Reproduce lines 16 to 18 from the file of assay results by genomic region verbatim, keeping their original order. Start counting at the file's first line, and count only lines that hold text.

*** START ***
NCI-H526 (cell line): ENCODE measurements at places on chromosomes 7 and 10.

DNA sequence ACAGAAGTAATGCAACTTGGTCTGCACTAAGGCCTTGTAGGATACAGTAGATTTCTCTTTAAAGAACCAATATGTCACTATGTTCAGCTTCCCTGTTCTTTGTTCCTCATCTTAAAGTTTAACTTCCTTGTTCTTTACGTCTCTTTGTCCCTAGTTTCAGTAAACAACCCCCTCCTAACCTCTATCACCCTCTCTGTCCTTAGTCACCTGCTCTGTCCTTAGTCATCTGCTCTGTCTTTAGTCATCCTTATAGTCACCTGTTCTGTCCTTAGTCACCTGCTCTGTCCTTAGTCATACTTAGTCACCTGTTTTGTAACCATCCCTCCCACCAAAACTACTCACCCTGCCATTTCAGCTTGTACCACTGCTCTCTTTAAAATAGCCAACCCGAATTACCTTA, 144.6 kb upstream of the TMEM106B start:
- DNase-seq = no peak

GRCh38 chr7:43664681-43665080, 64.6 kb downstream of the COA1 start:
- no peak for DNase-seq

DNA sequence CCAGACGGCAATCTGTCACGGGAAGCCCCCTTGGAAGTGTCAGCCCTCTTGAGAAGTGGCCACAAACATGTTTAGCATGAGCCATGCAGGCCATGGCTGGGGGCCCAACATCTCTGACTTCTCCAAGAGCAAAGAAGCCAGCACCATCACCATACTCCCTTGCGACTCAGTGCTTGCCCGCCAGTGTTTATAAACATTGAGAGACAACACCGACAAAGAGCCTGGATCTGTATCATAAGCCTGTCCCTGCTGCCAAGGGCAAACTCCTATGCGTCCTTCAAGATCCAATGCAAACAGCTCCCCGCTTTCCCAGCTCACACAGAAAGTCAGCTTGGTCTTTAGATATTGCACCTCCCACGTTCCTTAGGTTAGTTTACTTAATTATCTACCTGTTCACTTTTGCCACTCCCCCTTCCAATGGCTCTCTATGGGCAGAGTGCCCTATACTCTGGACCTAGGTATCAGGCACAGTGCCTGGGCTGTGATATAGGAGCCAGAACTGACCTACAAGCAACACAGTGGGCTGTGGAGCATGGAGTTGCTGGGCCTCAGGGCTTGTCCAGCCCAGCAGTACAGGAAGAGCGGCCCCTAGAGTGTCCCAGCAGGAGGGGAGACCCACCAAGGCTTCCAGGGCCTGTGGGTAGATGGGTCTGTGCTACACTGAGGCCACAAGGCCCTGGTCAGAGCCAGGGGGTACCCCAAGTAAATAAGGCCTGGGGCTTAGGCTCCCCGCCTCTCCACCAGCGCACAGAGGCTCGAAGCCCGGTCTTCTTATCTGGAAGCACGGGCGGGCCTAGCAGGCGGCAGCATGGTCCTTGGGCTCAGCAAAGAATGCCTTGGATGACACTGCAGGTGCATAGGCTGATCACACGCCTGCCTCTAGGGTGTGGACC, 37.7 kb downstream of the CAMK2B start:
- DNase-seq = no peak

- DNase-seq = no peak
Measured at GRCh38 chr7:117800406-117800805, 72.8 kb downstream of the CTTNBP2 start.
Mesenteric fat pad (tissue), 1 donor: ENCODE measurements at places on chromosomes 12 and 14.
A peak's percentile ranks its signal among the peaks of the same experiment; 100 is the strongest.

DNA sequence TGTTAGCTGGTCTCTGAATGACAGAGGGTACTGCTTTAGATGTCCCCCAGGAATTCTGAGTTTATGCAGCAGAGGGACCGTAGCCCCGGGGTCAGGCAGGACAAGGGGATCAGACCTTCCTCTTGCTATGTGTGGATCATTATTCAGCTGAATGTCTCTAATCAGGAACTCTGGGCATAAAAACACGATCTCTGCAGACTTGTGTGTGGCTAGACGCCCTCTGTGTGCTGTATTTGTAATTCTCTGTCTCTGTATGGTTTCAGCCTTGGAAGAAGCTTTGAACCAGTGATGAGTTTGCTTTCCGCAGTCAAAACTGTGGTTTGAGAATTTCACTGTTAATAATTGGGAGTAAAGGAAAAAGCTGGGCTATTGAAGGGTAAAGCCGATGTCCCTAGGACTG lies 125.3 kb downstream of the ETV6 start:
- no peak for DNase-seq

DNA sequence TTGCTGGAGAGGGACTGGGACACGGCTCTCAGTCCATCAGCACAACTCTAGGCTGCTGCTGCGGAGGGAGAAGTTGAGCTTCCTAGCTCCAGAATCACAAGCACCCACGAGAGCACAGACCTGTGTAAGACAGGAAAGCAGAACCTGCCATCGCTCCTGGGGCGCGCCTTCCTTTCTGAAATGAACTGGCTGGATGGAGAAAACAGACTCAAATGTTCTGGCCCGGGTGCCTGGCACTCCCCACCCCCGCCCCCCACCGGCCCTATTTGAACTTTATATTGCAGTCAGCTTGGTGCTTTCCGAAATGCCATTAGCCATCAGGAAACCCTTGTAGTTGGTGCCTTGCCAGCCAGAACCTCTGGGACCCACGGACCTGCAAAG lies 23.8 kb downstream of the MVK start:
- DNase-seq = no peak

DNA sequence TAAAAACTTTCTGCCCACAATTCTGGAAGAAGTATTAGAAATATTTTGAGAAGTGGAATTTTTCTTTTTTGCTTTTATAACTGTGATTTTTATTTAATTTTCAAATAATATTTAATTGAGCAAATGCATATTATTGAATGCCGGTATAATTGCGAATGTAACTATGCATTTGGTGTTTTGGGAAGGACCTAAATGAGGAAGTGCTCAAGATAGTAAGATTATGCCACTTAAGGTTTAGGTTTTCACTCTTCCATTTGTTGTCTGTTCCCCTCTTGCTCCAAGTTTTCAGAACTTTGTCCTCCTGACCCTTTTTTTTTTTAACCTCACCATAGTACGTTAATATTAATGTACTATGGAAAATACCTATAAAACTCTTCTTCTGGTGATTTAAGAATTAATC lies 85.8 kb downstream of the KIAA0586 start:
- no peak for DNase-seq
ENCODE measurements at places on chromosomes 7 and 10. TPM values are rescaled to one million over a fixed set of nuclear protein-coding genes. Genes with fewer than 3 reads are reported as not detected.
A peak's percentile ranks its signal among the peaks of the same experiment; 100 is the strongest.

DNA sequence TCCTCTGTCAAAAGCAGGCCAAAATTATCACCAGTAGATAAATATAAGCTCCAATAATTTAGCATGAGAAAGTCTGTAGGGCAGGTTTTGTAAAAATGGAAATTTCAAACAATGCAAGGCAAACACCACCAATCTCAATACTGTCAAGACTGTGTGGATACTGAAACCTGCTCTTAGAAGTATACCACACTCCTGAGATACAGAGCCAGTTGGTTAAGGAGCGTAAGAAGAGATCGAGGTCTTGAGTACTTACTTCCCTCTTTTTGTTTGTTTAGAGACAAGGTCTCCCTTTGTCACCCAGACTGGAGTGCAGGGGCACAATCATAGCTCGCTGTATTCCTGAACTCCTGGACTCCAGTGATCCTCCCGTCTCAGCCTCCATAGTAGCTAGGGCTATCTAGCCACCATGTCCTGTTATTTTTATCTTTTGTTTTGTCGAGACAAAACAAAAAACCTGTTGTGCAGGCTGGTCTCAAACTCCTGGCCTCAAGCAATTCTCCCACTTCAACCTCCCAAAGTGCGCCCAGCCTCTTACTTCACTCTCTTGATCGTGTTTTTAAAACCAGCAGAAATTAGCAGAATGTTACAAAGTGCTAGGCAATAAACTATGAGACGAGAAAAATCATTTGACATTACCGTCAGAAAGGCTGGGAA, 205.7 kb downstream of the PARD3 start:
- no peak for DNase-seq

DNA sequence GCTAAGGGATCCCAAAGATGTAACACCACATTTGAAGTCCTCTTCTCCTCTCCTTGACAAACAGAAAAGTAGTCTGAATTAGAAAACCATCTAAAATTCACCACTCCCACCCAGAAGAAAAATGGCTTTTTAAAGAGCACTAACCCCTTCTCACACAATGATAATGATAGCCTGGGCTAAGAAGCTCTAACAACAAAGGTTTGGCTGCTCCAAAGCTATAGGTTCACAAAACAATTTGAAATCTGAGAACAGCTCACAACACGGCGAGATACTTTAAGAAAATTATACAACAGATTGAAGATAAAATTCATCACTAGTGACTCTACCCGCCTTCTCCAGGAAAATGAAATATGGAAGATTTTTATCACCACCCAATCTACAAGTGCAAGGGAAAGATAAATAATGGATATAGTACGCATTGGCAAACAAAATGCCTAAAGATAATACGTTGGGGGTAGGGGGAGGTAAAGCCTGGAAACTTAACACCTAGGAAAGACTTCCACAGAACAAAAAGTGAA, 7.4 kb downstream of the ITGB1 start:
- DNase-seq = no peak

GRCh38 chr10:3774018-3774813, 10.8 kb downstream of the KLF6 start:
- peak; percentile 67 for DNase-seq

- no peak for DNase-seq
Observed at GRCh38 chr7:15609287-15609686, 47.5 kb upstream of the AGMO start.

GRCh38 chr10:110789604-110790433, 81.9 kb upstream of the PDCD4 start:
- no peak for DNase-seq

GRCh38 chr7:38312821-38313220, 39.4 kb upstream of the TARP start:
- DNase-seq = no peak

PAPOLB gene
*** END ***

DNA sequence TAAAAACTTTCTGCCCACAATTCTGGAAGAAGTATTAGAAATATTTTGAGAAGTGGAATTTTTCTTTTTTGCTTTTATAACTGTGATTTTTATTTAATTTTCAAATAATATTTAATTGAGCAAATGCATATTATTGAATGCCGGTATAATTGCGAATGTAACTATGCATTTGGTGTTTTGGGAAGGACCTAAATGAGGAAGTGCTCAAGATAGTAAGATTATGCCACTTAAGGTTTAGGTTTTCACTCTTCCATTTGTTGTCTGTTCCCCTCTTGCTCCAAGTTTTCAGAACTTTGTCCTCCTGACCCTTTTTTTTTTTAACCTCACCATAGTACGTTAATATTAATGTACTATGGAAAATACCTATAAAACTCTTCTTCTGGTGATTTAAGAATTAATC lies 85.8 kb downstream of the KIAA0586 start:
- no peak for DNase-seq
ENCODE measurements at places on chromosomes 7 and 10. TPM values are rescaled to one million over a fixed set of nuclear protein-coding genes. Genes with fewer than 3 reads are reported as not detected.